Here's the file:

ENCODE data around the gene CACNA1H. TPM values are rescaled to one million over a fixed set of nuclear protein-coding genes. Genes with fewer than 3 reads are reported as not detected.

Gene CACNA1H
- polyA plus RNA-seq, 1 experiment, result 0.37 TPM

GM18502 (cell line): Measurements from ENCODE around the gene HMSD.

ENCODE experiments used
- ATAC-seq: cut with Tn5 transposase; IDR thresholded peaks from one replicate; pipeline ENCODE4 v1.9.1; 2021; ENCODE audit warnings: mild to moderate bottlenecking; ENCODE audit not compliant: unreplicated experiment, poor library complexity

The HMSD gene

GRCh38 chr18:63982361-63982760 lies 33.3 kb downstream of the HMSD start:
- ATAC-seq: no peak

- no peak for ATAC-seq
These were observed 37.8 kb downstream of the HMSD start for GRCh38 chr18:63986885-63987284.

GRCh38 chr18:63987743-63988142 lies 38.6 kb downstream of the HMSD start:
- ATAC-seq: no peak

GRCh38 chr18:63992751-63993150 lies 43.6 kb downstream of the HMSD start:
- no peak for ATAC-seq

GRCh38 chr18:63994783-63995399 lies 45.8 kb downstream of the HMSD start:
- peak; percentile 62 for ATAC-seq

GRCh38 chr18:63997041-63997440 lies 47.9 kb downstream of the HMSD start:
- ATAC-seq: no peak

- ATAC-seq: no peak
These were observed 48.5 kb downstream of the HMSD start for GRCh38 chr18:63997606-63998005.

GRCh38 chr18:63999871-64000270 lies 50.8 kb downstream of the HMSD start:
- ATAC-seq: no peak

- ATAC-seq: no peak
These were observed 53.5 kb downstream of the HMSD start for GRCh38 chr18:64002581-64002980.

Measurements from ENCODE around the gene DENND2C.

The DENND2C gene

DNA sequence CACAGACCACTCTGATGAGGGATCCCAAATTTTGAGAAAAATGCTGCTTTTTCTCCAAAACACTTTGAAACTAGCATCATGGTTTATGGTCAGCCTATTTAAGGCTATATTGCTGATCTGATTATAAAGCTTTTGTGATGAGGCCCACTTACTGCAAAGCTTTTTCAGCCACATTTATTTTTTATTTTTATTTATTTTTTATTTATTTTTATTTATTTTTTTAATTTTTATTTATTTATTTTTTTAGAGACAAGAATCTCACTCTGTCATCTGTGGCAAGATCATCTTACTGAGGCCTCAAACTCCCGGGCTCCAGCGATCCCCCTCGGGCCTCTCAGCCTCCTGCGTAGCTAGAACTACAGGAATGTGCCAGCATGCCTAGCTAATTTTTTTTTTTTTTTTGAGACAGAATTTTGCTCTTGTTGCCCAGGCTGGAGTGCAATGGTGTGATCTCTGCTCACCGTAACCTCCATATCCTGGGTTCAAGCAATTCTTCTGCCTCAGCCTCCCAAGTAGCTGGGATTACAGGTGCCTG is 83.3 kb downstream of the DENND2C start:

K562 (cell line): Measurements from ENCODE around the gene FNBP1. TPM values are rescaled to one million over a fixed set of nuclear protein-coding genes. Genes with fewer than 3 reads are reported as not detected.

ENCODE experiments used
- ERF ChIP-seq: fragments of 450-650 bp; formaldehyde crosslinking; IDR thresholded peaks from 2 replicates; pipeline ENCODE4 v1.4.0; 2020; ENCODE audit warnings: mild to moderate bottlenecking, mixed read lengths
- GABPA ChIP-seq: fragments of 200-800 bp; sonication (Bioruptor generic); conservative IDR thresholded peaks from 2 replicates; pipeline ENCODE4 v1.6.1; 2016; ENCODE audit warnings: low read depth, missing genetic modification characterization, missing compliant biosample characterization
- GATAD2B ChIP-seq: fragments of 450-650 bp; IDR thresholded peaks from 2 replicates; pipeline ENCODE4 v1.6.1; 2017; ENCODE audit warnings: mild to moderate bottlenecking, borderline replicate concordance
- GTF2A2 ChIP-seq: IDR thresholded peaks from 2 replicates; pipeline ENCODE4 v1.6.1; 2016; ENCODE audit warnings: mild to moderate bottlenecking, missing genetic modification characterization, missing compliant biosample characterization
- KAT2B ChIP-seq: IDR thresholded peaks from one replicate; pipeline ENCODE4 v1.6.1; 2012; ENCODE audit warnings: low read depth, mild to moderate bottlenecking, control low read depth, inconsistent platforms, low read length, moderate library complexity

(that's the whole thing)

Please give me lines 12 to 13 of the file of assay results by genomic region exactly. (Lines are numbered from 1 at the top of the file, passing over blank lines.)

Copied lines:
GRCh38 chr18:63987743-63988142 lies 38.6 kb downstream of the HMSD start:
- ATAC-seq: no peak